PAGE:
FABRIC: Made in Arizona
LAUREN GILGER: And now let's meet an Arizona entrepreneur as part of our series made in Arizona. Today, I introduce you to Angela Johnson. She's a fashion designer and entrepreneur who runs FABRIC, a co-working space, manufacturing hub and one-stop shop for local designers in downtown Tempe.
ANGELA JOHNSON: Right here is where we do all of the manufacturing. We manufacture sewn products for about 400 emerging fashion brands. And, I'd say, 90 percent of them are from Arizona. So right now, there's a bunch of different products that are being made. I think over here is actually a sewn product for like a baby sling. I think over here, this is an athleisure line, so leggings and sweatsuits and things. They're doing the cutting, and they're cutting out like multiple layers for a product, another sewn product here. So you can actually hear the cutting.
GILGER: Creating the space was, for Johnson and her business partner, Sherri Barry, a product born out of necessity.
JOHNSON: I was a designer in Los Angeles, and I was able to make small quantities because I worked as a production manager for other brands. And so I understood how to manage production and go from separate place to make patterns, to another place to to size them, and to another place to cut them, and another place to sew them, and literally ran around downtown L.A. to make it happen and to do small quantities and grew a business into the point it was actually profitable and it was selling internationally. And it was, I was living the dream. And then, I moved back here because I'm from Arizona, and I came back here for family reasons. And when I moved back here, I had to close that brand, after all of that. I made it work, and now I had to close it down, because none of those resources existed here. And so, I just wanted to create the resources. And about 18 years ago is when I moved back here, and it took me this long to pull this together because it's literally creating an industry under one roof.
GILGER: So create that industry they did. It started with a directory of fashion industry types in the Valley. She thought, if you could connect them to each other, they could help each other grow. And the idea slowly grew from there, until she and Barry found themselves with a 26,000 square-foot City of Tempe building, and a problem to solve.
JOHNSON: What's unique about this space is that we can make everything and that we can do it in no minimums. And that's why this place is so important, because when a brand starts, they usually are faced with very high minimums, like in the thousands. At factories, they won't even touch their stuff unless they can meet their minimums. And so we want to help the brand get started small, and get a little toe in the water, make, you know, 20 if they want to, or 50, or a couple hundred of something so they can test the market. And that's really not found anywhere. And the reason is because it's not the best moneymaking idea for a business to offer. In fact, you don't find no minimum manufacturing cause it loses money. And so we know we're going to lose money doing that. So we actually offset the loss of the manufacturing with the event space rental. And also, we have offices here, where designers can have a space, a studio, and they can work out of this building. And that money is going to offset the loss of the manufacturing and pay all the bills to be in the building. And that we have people that do branding and marketing and photography and videography. And we have a fabric store. And we have a modeling agency. And literally everything that you would need to run a business is under one roof. And so, that's the model.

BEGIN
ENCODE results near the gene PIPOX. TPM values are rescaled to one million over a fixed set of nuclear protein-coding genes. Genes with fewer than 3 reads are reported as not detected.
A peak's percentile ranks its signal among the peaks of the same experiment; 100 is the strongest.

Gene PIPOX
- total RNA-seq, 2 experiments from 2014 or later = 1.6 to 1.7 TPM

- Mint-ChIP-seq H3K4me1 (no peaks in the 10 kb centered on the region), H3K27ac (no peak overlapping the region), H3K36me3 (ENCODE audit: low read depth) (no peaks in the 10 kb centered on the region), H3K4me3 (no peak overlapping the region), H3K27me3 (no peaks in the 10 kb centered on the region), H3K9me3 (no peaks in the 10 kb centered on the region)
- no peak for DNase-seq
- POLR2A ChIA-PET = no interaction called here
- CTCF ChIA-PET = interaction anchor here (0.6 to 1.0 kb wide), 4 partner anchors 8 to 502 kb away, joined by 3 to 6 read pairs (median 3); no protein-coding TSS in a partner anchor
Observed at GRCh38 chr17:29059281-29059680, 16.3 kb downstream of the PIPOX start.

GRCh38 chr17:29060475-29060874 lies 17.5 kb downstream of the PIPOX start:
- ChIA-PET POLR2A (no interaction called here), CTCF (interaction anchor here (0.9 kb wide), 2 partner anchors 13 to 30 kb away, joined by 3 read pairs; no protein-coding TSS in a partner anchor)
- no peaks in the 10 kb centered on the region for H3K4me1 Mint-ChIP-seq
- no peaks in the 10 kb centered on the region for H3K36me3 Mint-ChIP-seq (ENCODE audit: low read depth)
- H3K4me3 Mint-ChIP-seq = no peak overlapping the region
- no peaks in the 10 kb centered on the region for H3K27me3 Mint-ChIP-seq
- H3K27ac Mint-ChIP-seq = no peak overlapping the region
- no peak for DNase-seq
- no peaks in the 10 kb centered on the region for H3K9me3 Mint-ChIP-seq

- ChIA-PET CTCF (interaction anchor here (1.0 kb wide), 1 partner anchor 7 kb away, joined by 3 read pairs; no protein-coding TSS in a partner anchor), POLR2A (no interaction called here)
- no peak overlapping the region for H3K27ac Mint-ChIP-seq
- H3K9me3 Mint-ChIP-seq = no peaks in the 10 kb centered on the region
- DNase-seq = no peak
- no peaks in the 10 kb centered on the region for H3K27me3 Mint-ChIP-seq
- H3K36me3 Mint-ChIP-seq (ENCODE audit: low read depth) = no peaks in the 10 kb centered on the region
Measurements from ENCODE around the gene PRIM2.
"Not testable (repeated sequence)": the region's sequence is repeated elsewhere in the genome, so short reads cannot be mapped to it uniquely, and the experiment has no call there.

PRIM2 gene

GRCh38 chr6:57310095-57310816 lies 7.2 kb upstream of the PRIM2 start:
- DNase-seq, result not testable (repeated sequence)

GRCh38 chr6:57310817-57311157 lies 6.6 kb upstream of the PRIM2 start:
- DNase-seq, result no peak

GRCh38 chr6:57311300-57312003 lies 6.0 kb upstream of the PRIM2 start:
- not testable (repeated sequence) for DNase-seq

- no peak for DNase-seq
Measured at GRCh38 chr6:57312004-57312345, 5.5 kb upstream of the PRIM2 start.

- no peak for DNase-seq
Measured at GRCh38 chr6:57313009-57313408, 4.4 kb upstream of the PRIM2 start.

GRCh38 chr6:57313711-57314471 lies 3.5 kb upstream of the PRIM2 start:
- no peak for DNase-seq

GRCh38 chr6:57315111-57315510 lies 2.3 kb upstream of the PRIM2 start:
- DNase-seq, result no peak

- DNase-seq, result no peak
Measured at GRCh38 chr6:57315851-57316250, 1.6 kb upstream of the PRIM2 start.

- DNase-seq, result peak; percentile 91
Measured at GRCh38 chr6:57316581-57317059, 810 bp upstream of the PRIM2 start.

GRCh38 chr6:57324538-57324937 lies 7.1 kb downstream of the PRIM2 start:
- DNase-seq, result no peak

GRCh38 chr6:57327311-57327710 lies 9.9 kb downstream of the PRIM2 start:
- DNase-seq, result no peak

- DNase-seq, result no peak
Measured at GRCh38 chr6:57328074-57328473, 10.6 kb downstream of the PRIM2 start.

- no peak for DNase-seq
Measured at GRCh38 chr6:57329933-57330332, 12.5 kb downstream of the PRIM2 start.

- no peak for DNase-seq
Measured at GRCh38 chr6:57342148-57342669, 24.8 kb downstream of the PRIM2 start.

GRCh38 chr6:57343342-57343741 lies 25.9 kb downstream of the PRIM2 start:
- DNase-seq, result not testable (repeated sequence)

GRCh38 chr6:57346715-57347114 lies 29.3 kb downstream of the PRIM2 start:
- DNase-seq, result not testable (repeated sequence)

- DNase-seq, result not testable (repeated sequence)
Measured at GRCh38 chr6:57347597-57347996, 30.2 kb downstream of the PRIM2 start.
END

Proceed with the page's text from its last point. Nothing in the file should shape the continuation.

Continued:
GILGER: The definition of a one-stop shop here. Tell us the story of going to the City of Tempe and saying, "hey, do you have any interest in funding this?" and then walking into this building for the first time?
JOHNSON: Oh, wow, so they had done a national call and really couldn't find anybody to take on this building because it is unusual. It's broken up into a lot of different spaces that used to be theater. So, I don't think anybody could figure out what to do with the building. And it hadn't been renovated in a very long time. And it had a 17-page list of safety issues that came along with it that you would have to be willing to take on if you were going to take on this space. And so, we said we'll take it on. And we invested the money to actually fix up the space and renovate it. We did a lot to make it ready for people to operate businesses out of here. We made an arrangement with the city where we have, our nonprofit is the recipient of the in-kind donation of this building from the City of Tempe. And, in exchange, the nonprofit actually has to give back in programs and services to the community and to the designers and brands. And, in these three years, it's, since we've been here, we've been able to practically double what the expectations were. So we've given back $1.5 million in programs and services.
GILGER: I mean, that's quite a, it's quite a task to take on. It must have been a leap of faith. Give us a sense of how scary that was. I mean, creating something out a scratch, right? This didn't exist. Did you know that there was this sort of untapped fashion world and desire for that here that just no one had tapped into?